Following K 333 (315c) Mozart wrote no more sonatas until the great C minor Sonata K 457 of October 1784. Meanwhile he was writing and performing piano concertos – five in quick succession in 1783/84 (K 449, 450, 451, 453 and 456) – for his subscription concerts in Vienna, which at first were very successful. It is no wonder, then, that the virtuoso brilliance on which his success in his subscription concerts depended can be detected in his later compositions. However, the C minor Sonata offers more than this: a shattering expression of personal anguish, and a new language altogether which set this Sonata at the beginning of an epoch. This is the work which made the deepest impression on Mozart’s direct contemporaries and successors, especially on the young Beethoven. Discounting Haydn’s quite different C minor Sonata (Hob. XVI/20), this is the first truly monumental work in the sonata repertory, designed for acoustics more spacious than those of drawing rooms. Although written when Mozart was at the peak of his worldly success in Vienna, in 1784, it is tragic to the core. During that year, he gave more than twenty concerts of his own works all of which were apparently fully booked: even in our modern “concert industry” era it is quite exceptional for a virtuoso, or even a famous composer-virtuoso, to make twenty successive appearances in a single city. Yet it was just at this time that tragedy, objective and subjective, took a grip on Mozart’s life, finally leading to his death in poverty. The C minor Sonata is the first of a series of tragic works in minor keys, which culminates in the unfinished Requiem of 1791.
From the assertive opening on, the first movement is a sustained cry of protest, yielding at the end to a consoling Adagio movement, one of Mozart’s finest inspirations. It may be more than accidental that the A flat major theme of the second episode is almost identical with the adagio theme of Beethoven’s Pathétique Sonata. But the tragedy in Mozart’s Sonata will not be stemmed by this Adagio. It returns with shattering force in the final rondo in which lamentation, protest, resignation, breathless terror and despair are constantly interrupted by silences which render the cries vain and hollow. Yet the classical form is not undermined by all this subjective expression. Mozart’s music achieves greatness through the conquest of personal tragedy by inner order and discipline, and on this level he is Beethoven’s peer. In the first movement, the opening unison statement and its answer – like the themes of the K 491 Piano Concerto and the K 475 Fantasy – lead us to a profoundity which language is powerless to fathom.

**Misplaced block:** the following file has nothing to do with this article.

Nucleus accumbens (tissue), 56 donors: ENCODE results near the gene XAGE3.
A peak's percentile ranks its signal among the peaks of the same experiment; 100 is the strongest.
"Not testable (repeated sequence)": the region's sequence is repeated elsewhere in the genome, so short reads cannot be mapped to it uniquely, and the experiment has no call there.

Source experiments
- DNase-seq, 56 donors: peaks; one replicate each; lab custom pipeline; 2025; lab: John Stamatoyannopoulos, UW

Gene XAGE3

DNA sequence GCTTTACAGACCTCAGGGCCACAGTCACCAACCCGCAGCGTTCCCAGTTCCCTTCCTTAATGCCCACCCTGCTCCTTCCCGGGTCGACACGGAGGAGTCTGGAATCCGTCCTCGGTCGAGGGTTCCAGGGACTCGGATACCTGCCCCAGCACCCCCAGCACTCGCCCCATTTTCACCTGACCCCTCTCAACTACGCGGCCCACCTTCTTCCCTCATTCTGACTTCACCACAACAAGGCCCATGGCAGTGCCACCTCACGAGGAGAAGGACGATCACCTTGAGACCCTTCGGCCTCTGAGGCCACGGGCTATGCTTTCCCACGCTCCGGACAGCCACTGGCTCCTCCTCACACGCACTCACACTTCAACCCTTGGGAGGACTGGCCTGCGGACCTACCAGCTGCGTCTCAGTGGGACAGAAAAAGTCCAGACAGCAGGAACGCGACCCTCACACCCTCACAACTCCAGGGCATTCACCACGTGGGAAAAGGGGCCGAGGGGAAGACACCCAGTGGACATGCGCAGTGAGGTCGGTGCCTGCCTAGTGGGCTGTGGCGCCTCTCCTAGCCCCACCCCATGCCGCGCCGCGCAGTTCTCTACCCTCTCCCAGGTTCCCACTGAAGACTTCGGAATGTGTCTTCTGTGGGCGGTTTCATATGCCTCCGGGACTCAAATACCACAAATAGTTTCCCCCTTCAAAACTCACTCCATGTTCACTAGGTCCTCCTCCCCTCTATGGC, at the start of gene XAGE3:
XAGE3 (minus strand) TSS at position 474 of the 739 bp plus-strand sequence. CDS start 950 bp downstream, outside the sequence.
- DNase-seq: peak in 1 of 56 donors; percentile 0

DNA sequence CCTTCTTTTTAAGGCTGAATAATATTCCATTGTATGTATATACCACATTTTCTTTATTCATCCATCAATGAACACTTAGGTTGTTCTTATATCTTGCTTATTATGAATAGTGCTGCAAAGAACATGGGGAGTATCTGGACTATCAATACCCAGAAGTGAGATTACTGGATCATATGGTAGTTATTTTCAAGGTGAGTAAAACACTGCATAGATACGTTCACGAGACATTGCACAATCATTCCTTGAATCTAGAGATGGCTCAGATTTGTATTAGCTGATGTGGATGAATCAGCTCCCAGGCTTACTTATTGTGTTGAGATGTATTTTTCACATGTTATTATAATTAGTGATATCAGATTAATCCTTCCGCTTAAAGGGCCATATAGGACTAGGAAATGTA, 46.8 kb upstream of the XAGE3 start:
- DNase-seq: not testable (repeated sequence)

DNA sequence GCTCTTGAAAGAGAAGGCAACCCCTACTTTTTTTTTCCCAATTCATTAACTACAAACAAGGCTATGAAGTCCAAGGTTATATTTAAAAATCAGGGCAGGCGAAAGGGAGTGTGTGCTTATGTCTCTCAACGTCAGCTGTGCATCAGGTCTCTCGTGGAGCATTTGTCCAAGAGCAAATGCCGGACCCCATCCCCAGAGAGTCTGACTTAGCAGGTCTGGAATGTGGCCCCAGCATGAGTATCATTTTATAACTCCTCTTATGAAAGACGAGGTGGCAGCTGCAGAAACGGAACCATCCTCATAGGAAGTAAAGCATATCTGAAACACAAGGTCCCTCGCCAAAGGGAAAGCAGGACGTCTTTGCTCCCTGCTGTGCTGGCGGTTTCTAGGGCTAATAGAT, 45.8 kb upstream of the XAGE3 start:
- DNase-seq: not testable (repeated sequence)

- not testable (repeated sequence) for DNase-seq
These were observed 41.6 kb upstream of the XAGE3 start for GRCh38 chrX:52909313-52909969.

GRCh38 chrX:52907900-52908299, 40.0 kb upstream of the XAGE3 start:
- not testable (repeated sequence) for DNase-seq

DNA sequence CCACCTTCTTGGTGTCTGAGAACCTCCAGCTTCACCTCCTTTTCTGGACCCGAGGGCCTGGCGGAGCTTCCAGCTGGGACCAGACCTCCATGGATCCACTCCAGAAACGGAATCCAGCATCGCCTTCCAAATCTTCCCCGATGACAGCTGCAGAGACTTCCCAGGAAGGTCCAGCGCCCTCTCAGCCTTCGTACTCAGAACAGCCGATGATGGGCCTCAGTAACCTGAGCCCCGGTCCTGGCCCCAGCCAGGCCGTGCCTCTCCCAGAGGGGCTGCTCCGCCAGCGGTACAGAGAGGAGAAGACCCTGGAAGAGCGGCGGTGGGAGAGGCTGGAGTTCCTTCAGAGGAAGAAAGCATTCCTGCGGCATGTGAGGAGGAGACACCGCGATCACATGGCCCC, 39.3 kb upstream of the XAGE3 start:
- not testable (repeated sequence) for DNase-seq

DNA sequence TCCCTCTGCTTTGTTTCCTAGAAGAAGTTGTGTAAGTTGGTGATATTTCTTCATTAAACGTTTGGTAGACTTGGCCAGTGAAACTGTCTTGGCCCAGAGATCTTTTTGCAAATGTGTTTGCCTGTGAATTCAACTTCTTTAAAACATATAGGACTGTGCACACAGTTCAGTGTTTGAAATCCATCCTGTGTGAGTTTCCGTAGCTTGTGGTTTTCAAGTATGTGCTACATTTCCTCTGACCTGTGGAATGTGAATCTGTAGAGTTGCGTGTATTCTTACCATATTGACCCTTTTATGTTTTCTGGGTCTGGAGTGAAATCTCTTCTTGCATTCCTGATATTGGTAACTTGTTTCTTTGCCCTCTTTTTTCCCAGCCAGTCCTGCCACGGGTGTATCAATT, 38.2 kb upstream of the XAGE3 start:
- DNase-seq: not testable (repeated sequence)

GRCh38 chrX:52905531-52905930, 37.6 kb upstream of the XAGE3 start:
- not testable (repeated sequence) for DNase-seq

C MINOR FANTASY K 475
Although wrote Mozart the great “Fantasie” in which he achieves a unique blending of funeral C minor with demonic chromaticism – six months after the Sonata, he endorsed the intrinsic connection between the two works by publishing them together. They appeared under the title “Fantaisie et Sonate pour le Forte-Piano” in December 1785 with a dedication to Madame Therese von Trattner. Madame von Trattner (1758 1796) was a pupil of Mozart and the wife of Mozart’s wealthy and influential landlord. It has been suggested that an unhappy love affair with her might have provoked the serious expression of both works. However, no proof for this assumption is extant.
This Fantasy might well be ranked as Mozart’s most significant single piano composition. Like the Sonata in C minor, it opens in unison, like the Concerto in C minor, it is chromatic. The chromatic steps around the fifth (F sharp, G, A flat) convey a sense of impeding doom, as they do in the main subject of the Concerto’s first movement. The Fantasy seems freely constructed, but is in fact most tightly knot. The overall shape is a succession of slow, fast and again slow sections, with a return of the first theme towards the end. The chromatically descending bass in measures 10 16 supports bold harmonies, with an almost Schubertian modulation from C minor to B minor. The two slow lyrical sections are in D and in B flat major, i.e. the supertonic of C and its mirror. It is worth noting that due to the intense modulations, this Fantasy has no key designation, but is seemingly written in C major.
Paul and Eva Badura-Skoda